JERUSALEM, AP – Prime Minister Ariel Sharon hopes to clinch a final peace deal with the Palestinians if re-elected, a political ally said Tuesday, in the clearest sign yet of Sharon”s agenda for a possible third term.
Sharon”s new party, Kadima, "will strive in this term to reach a final status agreement with the Palestinians and to set Israel”s permanent boundaries," Cabinet Minister Meir Sheetrit said.
"We understand that to reach a final status agreement, there is no choice … but to create two states for two nations," Sheetrit told Israel Radio.
Last week, Sharon quit the Likud Party he helped to found because he was convinced that dissidents opposed to the summer”s Gaza withdrawal would try to stifle further concessions to the Palestinians and the eventual creation of a Palestinian state. Days later, parliament”s term was cut short and early elections were called for March 28.
Sharon”s Kadima party, dominated by former Likud lawmakers, held its first formal meeting on Monday. But while it sketched out broad policy goals, including peaceful coexistence with a future Palestinian state, it did not go so far as to declare the creation of that state as a goal for the coming term.
Sheetrit became more specific in his comments Tuesday.
"I think in this term, the prime minister, having taken the bold step of leaving Gaza …is ripe to reach a final status agreement," he said.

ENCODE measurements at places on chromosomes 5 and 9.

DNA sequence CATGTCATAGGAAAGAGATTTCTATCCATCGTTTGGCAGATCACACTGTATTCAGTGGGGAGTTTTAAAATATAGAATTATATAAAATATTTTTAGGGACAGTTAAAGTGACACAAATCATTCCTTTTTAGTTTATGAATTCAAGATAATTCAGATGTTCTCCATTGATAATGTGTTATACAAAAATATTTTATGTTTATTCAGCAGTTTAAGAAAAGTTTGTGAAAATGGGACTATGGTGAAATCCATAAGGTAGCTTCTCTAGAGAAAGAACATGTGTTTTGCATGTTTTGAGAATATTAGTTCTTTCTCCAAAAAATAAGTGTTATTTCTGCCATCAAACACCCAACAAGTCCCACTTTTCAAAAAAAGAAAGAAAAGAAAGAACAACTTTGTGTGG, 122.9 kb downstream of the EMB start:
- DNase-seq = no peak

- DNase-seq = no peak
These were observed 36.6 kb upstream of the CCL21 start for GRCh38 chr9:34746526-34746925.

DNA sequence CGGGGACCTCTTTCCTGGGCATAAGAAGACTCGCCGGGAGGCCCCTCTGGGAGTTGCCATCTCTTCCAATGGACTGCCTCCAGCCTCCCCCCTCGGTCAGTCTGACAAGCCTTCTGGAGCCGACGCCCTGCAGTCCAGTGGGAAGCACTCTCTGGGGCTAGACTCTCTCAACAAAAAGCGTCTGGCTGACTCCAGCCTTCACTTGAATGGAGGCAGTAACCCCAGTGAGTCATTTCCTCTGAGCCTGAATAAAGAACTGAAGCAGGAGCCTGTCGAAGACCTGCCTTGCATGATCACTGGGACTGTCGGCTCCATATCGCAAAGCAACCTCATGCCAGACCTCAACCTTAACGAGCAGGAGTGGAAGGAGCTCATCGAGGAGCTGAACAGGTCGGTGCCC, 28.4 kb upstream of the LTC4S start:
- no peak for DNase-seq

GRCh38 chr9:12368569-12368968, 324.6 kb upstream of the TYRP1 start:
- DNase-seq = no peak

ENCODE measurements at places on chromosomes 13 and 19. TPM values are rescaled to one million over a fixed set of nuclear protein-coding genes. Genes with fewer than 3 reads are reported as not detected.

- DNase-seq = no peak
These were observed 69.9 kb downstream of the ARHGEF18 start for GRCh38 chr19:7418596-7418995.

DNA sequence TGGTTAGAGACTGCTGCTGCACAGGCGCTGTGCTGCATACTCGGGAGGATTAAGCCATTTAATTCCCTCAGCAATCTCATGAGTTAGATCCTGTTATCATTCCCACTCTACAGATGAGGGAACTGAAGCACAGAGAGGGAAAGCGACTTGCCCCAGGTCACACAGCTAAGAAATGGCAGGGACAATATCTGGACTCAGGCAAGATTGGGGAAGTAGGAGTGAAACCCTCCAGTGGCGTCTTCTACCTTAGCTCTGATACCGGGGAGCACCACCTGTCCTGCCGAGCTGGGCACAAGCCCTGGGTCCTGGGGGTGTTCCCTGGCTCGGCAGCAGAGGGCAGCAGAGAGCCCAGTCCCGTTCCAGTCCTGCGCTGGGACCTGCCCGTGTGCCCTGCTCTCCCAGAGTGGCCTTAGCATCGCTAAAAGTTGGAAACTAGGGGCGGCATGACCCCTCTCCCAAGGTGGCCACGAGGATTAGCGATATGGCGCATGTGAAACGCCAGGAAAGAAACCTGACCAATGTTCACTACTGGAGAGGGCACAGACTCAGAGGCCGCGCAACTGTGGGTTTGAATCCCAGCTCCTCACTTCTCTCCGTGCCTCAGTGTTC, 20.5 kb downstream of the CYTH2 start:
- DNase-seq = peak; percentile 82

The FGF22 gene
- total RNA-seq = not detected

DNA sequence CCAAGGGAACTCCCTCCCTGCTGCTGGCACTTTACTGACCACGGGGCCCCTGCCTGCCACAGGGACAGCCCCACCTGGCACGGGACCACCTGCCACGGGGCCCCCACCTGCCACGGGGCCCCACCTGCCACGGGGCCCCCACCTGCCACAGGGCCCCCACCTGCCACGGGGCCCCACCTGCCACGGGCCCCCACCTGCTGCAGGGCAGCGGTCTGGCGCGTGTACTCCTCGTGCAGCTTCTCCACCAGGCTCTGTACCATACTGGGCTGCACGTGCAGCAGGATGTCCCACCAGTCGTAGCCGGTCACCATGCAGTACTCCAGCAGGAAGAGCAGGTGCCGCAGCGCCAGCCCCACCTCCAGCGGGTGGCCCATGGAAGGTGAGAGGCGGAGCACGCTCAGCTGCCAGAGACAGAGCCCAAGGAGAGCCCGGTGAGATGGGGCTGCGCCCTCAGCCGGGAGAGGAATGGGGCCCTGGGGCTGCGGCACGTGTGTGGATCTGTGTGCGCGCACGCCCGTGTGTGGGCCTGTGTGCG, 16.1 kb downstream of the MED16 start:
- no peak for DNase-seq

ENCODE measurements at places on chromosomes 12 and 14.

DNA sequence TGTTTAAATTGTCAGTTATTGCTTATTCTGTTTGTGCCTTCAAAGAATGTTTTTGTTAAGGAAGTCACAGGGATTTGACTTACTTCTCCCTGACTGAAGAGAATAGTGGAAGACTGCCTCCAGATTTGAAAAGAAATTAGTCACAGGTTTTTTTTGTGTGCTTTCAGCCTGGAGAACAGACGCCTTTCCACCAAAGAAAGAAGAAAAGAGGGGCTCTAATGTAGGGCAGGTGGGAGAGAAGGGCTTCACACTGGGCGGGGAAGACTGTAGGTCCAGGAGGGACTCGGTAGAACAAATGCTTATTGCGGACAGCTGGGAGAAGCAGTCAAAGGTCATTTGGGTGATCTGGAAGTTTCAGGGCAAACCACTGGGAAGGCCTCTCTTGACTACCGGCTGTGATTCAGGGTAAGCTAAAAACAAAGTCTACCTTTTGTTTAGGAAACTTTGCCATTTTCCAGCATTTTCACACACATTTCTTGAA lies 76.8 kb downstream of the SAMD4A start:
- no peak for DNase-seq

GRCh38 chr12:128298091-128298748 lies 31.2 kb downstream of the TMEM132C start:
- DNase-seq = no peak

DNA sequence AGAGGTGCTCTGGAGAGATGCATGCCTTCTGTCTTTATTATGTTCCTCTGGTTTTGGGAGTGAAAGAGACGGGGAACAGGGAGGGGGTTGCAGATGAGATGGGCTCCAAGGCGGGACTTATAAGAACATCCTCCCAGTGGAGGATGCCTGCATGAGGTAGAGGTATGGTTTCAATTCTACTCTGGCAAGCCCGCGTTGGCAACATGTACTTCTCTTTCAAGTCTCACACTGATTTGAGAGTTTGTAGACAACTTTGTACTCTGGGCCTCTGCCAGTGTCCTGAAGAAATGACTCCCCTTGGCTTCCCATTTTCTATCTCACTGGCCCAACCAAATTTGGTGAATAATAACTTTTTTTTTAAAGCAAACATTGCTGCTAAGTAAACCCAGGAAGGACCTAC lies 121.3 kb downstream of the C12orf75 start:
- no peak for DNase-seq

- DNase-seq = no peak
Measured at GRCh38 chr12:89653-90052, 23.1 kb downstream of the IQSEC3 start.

Recent polls show Sharon headed toward a third term and able to put together a moderate coalition government with the Labor Party, which also supports a final peace deal.
Palestinian Planning Minister Ghassan Khatib played down the significance of Sheetrit”s remarks, saying Sharon and the Palestinians had a different peace deal in mind.
"He is pursuing a unilateral approach, which is not constructive, and he wants peace that is incompatible with our legitimate rights and with international legality," Khatib said.
In practice, Sharon is building settlements and consolidating Israel”s occupation of the West Bank, "moving in the opposite direction" of a final peace deal, he said.
"I think these statements are public relations and election-related kind of statements," he added.
While Israel”s election campaign heats up, on the Palestinian side, primaries for the ruling Fatah party were in disarray less than two months before Jan. 25 parliamentary elections.
On Tuesday, Fatah officials wrangled over whether to press ahead with voting in primaries, after gunmen disrupted elections in Gaza and activists complained of irregularities.
Fatah organizers said primaries would be held, as scheduled, in Jerusalem on Tuesday and in the West Bank city of Hebron on Friday.
On Monday, Gaza primaries were canceled after gunmen attacked polling stations, embarrassing Palestinian leader Mahmoud Abbas, who has been unable to restore order in the coastal strip — or in his own party — ahead of a stiff electoral challenge from the Islamic militant group Hamas.
The primaries in Gaza, and those to have been held on Tuesday, were expected to solidify wins by younger members of the Fatah movement who swept aside Fatah old-timers in primaries in five West Bank districts last week.
A changing of the guard is considered crucial to removing the taint of corruption from Fatah before the Jan. 25 vote. In local elections earlier this year, Hamas won over many Palestinian voters opposed to its violent ideology by playing up its image of honesty.